The man who said yes – a petrol pump attendant – watched from a polite distance as we pitched the tent between some parked trucks and then joined us for an evening talking about Berber life in Morocco. About 60% of Morocco’s population is Berber (meaning “free people”), although the Arab culture dominates in politics, economics and in the official language. We asked our companion about the recent resurgence in Berber pride we’d heard about. “Things are getting better,” he said. “Now Berber language is taught in schools and there are Berber programmes on television. But Morocco has a lot of racism. If I go to a city like Rabat where everyone is Arab, I get trouble.”

We cycled on, veering off the main road to go through the Souss Massa National Park, past Sidi Rabat (where Jonah was allegedly regurgitated by the whale) then following the windy coastal road between sprawls of an alien-like red plant (the inspiration for HG Wells’ red weed in War of the Worlds?).

Throughout this route we crossed bone dry river beds; many rivers here have dried up over the past ten years as a result of the climate change southern Morocco is experiencing. Desertification is a major problem and, whether they’re signs of either climate change or rapid urbanisation, the evidence everywhere of formerly farmed land left to turn into shrivelled, dusty scrub was a bit chilling.

After three days, we reached Sidi Ifni, the small town overlooking the sea at the edge of the desert where the butcher pulls his radio out of the socket so he can use his mincing machine, the women’s clothes are more colourful, and people put tables on the pavements wherever they want to sit – all hints of the Africa yet to come for us.

And now comes the tricky bit. We’re one day’s cycle away from Guelmim, known as “the gateway to the Sahara”. While previous cyclists’ reports suggest that boredom is the biggest danger we might face in the Sahara, it’s very exciting to us – and a little bit scary.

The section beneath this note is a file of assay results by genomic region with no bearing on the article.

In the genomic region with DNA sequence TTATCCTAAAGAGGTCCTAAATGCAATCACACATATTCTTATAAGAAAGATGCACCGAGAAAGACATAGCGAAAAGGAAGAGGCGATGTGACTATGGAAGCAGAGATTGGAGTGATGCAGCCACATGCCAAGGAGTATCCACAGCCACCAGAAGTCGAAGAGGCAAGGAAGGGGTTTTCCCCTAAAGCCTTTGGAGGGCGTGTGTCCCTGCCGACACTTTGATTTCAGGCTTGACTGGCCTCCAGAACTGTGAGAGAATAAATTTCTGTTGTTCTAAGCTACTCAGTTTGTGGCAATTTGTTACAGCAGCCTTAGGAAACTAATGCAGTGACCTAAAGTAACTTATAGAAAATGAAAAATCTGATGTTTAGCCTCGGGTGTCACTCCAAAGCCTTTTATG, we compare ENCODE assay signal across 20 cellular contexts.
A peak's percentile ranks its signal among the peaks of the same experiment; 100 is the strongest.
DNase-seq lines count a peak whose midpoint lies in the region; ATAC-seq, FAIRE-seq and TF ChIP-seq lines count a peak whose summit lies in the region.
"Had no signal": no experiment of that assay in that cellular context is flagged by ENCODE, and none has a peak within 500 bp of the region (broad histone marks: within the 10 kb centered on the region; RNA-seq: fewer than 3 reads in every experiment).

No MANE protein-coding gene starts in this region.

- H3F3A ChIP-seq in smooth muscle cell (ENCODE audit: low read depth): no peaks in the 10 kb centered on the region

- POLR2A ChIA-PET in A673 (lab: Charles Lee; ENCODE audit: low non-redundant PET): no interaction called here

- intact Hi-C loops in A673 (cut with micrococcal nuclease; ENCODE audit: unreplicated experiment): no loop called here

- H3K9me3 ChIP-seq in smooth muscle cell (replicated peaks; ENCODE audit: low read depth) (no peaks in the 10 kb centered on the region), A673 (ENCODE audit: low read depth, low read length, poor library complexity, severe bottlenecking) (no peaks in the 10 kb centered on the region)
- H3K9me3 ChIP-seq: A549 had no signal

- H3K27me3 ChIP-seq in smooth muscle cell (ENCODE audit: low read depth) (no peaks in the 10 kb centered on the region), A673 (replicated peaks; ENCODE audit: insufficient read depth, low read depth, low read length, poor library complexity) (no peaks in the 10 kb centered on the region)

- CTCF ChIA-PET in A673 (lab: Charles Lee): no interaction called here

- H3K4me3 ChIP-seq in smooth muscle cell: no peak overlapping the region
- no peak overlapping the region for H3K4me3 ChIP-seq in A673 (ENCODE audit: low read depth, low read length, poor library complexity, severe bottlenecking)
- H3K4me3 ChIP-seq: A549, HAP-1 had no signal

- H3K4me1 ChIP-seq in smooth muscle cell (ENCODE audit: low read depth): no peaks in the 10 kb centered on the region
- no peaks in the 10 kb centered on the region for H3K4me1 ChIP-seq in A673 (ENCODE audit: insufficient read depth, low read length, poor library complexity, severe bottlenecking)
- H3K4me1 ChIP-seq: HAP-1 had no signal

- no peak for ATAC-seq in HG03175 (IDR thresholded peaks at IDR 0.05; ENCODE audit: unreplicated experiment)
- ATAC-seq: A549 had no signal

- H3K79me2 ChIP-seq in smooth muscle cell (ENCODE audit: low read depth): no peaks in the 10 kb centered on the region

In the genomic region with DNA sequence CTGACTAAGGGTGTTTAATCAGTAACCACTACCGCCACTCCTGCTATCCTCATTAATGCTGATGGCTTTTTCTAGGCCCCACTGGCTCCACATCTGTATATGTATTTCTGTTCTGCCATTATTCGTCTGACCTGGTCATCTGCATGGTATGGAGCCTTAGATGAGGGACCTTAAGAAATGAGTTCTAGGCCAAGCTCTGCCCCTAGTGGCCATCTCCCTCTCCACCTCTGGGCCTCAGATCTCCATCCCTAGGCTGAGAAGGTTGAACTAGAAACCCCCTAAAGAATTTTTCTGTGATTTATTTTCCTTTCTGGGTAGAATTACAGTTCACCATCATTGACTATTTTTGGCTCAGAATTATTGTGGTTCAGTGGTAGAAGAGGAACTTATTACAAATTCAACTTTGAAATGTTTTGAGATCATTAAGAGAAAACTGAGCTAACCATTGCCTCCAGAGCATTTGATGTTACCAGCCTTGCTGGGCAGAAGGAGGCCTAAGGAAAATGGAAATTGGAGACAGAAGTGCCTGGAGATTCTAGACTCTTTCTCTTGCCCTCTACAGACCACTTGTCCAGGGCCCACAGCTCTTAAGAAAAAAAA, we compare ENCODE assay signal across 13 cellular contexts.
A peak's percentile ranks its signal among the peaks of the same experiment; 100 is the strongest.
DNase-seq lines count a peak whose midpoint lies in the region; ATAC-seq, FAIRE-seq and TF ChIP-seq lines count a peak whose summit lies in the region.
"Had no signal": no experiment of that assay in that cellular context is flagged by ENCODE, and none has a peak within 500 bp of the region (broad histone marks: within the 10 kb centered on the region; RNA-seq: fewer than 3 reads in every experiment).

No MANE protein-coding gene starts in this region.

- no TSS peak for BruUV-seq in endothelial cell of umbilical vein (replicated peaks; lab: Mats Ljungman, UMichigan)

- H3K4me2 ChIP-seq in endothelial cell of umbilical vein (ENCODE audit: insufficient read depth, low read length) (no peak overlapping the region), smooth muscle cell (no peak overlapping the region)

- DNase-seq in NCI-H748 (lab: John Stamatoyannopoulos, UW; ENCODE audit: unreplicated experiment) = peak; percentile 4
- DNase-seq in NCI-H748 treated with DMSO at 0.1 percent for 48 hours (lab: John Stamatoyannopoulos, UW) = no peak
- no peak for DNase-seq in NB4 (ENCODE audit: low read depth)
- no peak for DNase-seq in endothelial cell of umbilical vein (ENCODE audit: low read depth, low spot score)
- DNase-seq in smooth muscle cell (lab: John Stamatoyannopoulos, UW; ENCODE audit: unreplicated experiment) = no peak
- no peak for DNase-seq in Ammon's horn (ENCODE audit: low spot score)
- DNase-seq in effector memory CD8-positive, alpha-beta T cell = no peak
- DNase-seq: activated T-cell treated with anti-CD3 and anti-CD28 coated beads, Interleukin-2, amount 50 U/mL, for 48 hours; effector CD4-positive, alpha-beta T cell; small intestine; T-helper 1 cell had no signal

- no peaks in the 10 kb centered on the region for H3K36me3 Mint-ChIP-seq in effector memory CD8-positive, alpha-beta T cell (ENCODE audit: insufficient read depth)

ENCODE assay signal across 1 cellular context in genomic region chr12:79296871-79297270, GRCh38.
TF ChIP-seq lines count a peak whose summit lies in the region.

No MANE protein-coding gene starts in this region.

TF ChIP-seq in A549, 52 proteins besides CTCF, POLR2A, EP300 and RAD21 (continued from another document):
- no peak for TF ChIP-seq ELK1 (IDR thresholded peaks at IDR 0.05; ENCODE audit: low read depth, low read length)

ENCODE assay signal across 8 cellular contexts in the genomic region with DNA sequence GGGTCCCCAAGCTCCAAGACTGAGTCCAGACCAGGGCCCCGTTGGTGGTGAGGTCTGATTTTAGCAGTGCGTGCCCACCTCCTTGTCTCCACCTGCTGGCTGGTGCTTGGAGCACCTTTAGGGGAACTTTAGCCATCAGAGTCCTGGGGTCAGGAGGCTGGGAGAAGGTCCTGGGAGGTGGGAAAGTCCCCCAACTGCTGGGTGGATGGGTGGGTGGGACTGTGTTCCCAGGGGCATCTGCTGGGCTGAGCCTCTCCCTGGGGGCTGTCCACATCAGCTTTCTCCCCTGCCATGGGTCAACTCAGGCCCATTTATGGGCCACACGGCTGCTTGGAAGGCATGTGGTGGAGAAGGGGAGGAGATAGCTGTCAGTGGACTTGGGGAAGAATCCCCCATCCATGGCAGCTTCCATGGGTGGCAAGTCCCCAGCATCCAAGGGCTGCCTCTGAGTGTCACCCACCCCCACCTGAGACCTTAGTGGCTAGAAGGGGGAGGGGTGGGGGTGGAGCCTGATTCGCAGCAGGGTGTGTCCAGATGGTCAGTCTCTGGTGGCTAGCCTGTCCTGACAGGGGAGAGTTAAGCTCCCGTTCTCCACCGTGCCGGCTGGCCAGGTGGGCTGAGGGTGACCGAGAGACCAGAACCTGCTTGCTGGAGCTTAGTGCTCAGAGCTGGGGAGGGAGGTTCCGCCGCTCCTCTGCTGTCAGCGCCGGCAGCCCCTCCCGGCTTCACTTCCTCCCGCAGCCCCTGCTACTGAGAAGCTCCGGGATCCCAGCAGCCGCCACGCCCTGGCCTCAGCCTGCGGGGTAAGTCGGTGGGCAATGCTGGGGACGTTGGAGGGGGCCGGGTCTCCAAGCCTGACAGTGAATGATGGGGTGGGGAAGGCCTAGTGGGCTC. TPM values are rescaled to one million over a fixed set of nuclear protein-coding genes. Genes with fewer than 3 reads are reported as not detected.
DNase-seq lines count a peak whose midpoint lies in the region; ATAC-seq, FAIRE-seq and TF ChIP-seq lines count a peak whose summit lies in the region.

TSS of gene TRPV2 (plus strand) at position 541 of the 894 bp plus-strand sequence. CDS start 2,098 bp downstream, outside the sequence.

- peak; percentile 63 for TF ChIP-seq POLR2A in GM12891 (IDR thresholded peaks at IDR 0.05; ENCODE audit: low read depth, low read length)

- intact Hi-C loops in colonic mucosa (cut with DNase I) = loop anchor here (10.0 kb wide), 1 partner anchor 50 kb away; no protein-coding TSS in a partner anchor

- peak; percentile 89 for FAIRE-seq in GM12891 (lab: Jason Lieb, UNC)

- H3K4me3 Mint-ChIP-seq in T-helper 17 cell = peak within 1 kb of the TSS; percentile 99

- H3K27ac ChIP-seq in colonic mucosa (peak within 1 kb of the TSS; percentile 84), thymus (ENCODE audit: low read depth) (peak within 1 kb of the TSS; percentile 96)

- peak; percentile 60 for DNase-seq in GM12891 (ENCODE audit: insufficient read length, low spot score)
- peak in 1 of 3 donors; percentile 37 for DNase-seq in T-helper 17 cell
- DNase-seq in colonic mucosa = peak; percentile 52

Scariest for me is the heat. Even here, it feels searingly hot; heat haze hangs on the road until around six pm. The temperatures further north (in the 40s according to the displays we saw, although we have no idea if they were accurate) now seem blissfully cool in our memories. While Huw seems unaffected (camel-like, even), I’ve taken to pouring water over my head and running into the sea fully clothed every chance I get.

Dawn and dusk are deliciously cool though, and for now, still full of birdsong. So from now on, we’ll be up before dawn and doing most of our pedalling before the heat sets in, waiting out the heat of the day under a bit of shade, preferably a not-too-spiky thorn tree.

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  1. This blog makes facinating reading. It is also a sad reflection on the fact that the more decadent aspects of our own society are infecting the areas you are moving through. I have seen this happening in Romania and have witnessed how economic necessity leads to cultural impoverishment.

    Best wishes for the next stage of your journey.

  2. Incredible reading, poor people leading such a hard life, inhospitable surroundings, scary at some points. We realize that OASIS may have different meanings after all – a temperature a little cooler may become a dream come through… Best wishes for you both.

    Maria Helena

  3. how lucky we are if we have an opportunity to see some beautiful places in this world…

    nice info..thank you

  4. You”re very right – thanks, sovi.